Over time, parents also tend to decode all the communication and understand their needs. New research states that baby talk, or high-pitched, extended vowels from parents, help babies learn language quicker and pick up words faster.
What is Baby Talk?
Baby talk or ‘parentese’ is not about using language or words to attempt to sound like a baby. Rather, the language used to communicate with babies is the same that is used when chatting with an adult. However, the way it is spoken is more simple, repetitive and exaggerated.
Research states that baby talk or cooing helps babies develop several capabilities, such as the ability to differentiate different speech sounds, notice the line between words and a flow of speech, and learn the skills of getting acquainted with discrete phrases.
How to Support your Baby’s Language Development?
Studies have found that kids whose parents talked in parentese, i.e. talked to them at a higher pitch and with elongated vowels had learned nearly three times more words by the age of two. (Source)
This comparison was made against kids whose parents used more adult-directed language. So using baby talk can actually help improve your child’s vocabulary, which is probably why parents do it instinctively.
Keep in mind these guidelines to help support your baby’s language development. Foremost, respond to all your baby’s cries. In the first couple of months and for some even a year, communication is mainly through crying. By responding to their cries, babies are assured that they would be listened to and that their needs would be met.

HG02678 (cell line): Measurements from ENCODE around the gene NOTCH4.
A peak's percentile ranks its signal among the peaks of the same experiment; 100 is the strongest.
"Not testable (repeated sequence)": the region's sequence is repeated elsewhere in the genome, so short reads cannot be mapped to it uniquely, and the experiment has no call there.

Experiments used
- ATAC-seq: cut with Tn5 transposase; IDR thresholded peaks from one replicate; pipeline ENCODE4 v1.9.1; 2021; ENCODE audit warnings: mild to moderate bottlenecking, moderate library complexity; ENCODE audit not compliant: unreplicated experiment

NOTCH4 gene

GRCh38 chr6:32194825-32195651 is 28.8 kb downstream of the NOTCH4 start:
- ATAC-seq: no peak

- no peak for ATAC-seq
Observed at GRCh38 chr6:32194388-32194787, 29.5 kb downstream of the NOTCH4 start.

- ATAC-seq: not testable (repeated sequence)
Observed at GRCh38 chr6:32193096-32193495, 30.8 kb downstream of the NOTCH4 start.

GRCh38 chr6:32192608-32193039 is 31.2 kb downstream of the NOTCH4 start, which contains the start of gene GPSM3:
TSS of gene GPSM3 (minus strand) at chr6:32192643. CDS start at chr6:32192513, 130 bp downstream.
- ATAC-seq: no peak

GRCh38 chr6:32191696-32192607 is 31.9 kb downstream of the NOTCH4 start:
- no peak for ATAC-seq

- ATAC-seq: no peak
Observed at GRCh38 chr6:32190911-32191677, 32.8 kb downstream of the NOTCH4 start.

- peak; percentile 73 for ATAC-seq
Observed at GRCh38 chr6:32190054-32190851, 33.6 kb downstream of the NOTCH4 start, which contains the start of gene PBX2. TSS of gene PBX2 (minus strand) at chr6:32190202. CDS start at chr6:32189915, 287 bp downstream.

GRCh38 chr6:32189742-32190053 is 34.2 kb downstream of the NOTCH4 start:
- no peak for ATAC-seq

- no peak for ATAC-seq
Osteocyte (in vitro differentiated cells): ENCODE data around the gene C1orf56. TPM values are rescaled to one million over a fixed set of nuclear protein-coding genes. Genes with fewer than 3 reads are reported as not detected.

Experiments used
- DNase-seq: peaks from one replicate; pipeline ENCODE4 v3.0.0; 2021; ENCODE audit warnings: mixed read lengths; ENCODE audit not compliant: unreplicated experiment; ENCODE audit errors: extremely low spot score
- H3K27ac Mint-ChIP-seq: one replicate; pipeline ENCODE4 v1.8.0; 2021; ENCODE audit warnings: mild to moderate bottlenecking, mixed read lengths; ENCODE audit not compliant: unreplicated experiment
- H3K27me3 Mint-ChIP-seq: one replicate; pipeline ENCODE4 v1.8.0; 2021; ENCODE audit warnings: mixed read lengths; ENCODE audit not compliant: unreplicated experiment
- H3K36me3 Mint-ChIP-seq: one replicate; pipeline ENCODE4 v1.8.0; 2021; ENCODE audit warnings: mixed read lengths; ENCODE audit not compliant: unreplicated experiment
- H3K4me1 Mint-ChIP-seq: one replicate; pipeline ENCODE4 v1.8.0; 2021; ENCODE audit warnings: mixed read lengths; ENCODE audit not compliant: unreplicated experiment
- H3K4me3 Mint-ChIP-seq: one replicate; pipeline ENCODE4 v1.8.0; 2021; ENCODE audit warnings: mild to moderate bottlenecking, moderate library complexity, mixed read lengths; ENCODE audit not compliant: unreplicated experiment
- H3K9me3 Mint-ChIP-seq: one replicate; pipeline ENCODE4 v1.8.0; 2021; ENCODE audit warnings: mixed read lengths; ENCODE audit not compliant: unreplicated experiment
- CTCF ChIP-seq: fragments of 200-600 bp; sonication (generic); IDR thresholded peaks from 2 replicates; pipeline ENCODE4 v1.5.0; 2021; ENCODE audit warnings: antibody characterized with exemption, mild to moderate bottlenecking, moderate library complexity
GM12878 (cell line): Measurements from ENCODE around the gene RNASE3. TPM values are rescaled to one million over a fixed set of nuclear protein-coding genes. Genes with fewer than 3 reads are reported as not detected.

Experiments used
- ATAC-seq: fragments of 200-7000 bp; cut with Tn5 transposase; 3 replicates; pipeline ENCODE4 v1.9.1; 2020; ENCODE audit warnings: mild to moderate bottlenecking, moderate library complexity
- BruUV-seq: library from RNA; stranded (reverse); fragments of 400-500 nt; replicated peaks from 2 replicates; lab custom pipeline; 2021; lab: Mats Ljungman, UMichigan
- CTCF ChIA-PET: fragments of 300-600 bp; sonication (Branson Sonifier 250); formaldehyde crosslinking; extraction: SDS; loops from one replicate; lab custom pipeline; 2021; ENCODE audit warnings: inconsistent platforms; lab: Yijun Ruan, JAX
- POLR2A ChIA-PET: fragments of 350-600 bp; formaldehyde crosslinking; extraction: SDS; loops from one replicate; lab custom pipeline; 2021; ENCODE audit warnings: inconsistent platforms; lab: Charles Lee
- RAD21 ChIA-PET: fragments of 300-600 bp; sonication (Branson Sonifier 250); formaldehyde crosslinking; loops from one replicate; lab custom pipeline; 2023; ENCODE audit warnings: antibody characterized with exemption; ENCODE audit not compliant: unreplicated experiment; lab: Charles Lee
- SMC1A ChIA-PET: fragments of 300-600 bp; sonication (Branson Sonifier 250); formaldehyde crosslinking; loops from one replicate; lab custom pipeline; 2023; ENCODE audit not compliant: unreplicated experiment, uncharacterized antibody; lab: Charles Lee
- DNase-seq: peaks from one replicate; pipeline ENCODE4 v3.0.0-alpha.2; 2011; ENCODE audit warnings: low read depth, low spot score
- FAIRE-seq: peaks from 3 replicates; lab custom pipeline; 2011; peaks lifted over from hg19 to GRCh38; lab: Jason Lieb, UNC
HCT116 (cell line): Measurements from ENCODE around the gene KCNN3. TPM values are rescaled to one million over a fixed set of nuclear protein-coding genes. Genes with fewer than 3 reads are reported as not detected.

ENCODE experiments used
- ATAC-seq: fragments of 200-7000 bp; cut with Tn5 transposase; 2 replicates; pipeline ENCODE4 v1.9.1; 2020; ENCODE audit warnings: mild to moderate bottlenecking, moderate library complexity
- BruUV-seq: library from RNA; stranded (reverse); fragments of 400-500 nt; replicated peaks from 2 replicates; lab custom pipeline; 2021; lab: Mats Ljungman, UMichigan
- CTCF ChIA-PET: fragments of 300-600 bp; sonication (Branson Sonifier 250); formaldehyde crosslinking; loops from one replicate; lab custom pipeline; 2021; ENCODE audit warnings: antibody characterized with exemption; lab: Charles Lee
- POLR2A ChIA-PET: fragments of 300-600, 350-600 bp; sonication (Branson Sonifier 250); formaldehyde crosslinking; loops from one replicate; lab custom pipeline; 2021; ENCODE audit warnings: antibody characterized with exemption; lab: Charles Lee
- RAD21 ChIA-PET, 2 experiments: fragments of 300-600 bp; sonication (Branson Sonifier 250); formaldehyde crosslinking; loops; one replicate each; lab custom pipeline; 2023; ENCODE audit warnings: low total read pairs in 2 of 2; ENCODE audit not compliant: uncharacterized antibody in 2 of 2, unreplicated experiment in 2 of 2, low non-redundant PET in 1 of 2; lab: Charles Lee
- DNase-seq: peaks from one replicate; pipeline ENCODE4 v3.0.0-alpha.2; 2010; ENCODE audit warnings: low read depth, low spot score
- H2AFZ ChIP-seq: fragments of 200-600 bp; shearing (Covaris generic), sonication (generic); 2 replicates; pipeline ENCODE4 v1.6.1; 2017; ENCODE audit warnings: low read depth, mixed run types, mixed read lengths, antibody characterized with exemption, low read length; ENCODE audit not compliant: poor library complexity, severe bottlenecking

Secondly, try and initiate conversations with your little one. Emphasis on responding to their coo’s before you coo back. This conversation practice helps them understand that they would be responded to when they try to communicate.
Try to talk to your baby naturally and at all instances. It is a fact that babies understand many things before they actually speak. By regularly talking to your baby and listening to them, they will eventually comprehend and speak your language.
It may feel awkward the first few times you do this, however, it is sure to make an impact. Talk to your baby about daily happenings and about things that you are going to do with them. For example: “Mommy is going to feed you some stewed apple. Do you like it?”
Emphasize singing and storytelling as finger plays and movements and teach them words with physical prompts attached to them. For example the baby can ask to listen to the clapping song by clapping their hands, even before he or she actually learn how to say it.
Story books and other books with attractive pictures are a hit with most babies. Repetitive reading will encourage more steps for interacting with the little ones. To summarize, the most important thing to help babies learn language is to enjoy language and communicate with baby talk at all instances with them.
Image courtesy of David Castillo Dominici / FreeDigitalPhotos.net